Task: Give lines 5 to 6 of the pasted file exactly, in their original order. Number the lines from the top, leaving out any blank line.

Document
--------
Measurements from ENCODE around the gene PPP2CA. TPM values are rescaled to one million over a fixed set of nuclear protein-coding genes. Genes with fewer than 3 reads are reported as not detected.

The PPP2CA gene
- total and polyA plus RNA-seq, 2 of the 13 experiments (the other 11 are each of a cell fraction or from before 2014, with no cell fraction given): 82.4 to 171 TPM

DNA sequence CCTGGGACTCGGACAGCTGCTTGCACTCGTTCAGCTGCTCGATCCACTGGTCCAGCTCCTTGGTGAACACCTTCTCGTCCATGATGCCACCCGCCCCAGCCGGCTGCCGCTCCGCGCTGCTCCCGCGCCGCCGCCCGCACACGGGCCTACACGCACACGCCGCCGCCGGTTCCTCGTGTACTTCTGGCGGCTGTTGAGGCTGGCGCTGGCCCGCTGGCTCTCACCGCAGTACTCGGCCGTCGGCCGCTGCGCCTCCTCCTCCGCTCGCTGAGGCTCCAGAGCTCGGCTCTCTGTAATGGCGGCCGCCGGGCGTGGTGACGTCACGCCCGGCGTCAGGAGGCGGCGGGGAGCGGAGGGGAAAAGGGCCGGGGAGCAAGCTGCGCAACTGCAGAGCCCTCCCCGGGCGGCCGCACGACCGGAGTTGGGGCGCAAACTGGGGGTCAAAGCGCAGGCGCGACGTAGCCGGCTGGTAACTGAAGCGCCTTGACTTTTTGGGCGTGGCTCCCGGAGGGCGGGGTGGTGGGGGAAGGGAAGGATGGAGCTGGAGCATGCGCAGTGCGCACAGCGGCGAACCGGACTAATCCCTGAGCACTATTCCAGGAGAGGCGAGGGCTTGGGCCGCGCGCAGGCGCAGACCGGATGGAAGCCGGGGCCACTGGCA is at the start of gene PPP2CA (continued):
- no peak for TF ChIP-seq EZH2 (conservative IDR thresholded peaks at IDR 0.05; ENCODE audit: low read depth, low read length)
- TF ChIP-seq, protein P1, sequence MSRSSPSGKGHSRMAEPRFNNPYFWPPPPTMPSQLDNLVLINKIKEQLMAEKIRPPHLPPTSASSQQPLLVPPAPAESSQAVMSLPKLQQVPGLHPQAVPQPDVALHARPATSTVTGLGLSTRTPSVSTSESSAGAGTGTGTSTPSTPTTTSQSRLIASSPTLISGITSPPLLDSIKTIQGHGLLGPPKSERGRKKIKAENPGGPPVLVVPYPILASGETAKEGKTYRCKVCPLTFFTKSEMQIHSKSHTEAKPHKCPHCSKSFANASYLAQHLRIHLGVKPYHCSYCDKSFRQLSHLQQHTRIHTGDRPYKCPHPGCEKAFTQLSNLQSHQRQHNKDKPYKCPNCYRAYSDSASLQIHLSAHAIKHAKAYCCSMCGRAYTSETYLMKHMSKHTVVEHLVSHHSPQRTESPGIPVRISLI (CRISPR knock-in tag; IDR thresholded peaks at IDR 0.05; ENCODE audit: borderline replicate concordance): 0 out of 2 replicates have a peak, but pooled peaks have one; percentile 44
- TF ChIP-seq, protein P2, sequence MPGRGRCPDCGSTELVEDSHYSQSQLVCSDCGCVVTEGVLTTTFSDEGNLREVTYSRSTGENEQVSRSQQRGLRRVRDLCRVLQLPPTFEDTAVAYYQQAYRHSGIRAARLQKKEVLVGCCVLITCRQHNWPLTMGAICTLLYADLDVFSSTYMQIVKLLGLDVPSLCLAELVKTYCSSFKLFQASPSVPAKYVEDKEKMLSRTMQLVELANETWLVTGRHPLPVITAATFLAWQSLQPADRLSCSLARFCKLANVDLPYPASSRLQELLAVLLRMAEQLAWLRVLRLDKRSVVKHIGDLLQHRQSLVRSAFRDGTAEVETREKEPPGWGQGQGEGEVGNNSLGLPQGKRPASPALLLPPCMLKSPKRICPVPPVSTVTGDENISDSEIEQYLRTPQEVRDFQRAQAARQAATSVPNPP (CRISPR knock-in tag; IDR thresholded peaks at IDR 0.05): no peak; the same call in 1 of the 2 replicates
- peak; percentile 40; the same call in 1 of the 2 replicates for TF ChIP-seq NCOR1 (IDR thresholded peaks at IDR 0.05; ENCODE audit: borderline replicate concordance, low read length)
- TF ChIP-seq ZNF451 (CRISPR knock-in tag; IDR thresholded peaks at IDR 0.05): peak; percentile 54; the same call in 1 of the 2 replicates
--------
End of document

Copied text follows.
- no peak for TF ChIP-seq EZH2 (conservative IDR thresholded peaks at IDR 0.05; ENCODE audit: low read depth, low read length)
- TF ChIP-seq, protein P1, sequence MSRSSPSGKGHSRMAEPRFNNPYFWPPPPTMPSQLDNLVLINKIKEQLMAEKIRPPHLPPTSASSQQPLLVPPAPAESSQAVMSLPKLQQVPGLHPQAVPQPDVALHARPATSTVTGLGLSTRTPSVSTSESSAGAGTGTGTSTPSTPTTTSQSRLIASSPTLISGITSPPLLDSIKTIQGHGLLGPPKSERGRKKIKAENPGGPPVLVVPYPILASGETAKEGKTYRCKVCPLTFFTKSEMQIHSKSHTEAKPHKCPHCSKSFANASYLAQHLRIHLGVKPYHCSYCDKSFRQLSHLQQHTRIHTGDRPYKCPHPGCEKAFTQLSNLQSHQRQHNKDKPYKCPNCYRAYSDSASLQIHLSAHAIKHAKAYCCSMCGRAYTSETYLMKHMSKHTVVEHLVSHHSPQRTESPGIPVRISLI (CRISPR knock-in tag; IDR thresholded peaks at IDR 0.05; ENCODE audit: borderline replicate concordance): 0 out of 2 replicates have a peak, but pooled peaks have one; percentile 44